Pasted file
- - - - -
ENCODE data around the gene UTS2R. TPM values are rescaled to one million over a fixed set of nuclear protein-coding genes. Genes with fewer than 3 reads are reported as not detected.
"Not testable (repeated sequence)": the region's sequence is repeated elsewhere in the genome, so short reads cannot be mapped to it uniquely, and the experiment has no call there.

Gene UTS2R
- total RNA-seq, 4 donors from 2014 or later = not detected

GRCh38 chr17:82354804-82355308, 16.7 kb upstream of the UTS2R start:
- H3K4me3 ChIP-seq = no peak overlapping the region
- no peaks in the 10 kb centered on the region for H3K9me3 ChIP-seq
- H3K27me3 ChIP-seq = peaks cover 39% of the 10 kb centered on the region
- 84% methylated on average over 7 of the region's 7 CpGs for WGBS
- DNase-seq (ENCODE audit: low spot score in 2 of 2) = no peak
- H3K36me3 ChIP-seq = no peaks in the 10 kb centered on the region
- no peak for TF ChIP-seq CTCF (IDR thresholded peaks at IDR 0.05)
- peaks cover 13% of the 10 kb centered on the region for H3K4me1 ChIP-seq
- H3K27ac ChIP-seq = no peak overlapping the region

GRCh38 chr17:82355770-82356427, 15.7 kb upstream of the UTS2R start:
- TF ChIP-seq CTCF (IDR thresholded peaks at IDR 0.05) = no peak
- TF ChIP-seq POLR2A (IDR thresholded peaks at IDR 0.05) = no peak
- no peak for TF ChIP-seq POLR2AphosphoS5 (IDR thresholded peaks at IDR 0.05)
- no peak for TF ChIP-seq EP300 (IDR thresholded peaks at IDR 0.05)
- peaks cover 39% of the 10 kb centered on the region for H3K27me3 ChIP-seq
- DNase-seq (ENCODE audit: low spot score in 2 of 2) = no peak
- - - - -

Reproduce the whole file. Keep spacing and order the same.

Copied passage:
ENCODE data around the gene UTS2R. TPM values are rescaled to one million over a fixed set of nuclear protein-coding genes. Genes with fewer than 3 reads are reported as not detected.
"Not testable (repeated sequence)": the region's sequence is repeated elsewhere in the genome, so short reads cannot be mapped to it uniquely, and the experiment has no call there.

Gene UTS2R
- total RNA-seq, 4 donors from 2014 or later = not detected

GRCh38 chr17:82354804-82355308, 16.7 kb upstream of the UTS2R start:
- H3K4me3 ChIP-seq = no peak overlapping the region
- no peaks in the 10 kb centered on the region for H3K9me3 ChIP-seq
- H3K27me3 ChIP-seq = peaks cover 39% of the 10 kb centered on the region
- 84% methylated on average over 7 of the region's 7 CpGs for WGBS
- DNase-seq (ENCODE audit: low spot score in 2 of 2) = no peak
- H3K36me3 ChIP-seq = no peaks in the 10 kb centered on the region
- no peak for TF ChIP-seq CTCF (IDR thresholded peaks at IDR 0.05)
- peaks cover 13% of the 10 kb centered on the region for H3K4me1 ChIP-seq
- H3K27ac ChIP-seq = no peak overlapping the region

GRCh38 chr17:82355770-82356427, 15.7 kb upstream of the UTS2R start:
- TF ChIP-seq CTCF (IDR thresholded peaks at IDR 0.05) = no peak
- TF ChIP-seq POLR2A (IDR thresholded peaks at IDR 0.05) = no peak
- no peak for TF ChIP-seq POLR2AphosphoS5 (IDR thresholded peaks at IDR 0.05)
- no peak for TF ChIP-seq EP300 (IDR thresholded peaks at IDR 0.05)
- peaks cover 39% of the 10 kb centered on the region for H3K27me3 ChIP-seq
- DNase-seq (ENCODE audit: low spot score in 2 of 2) = no peak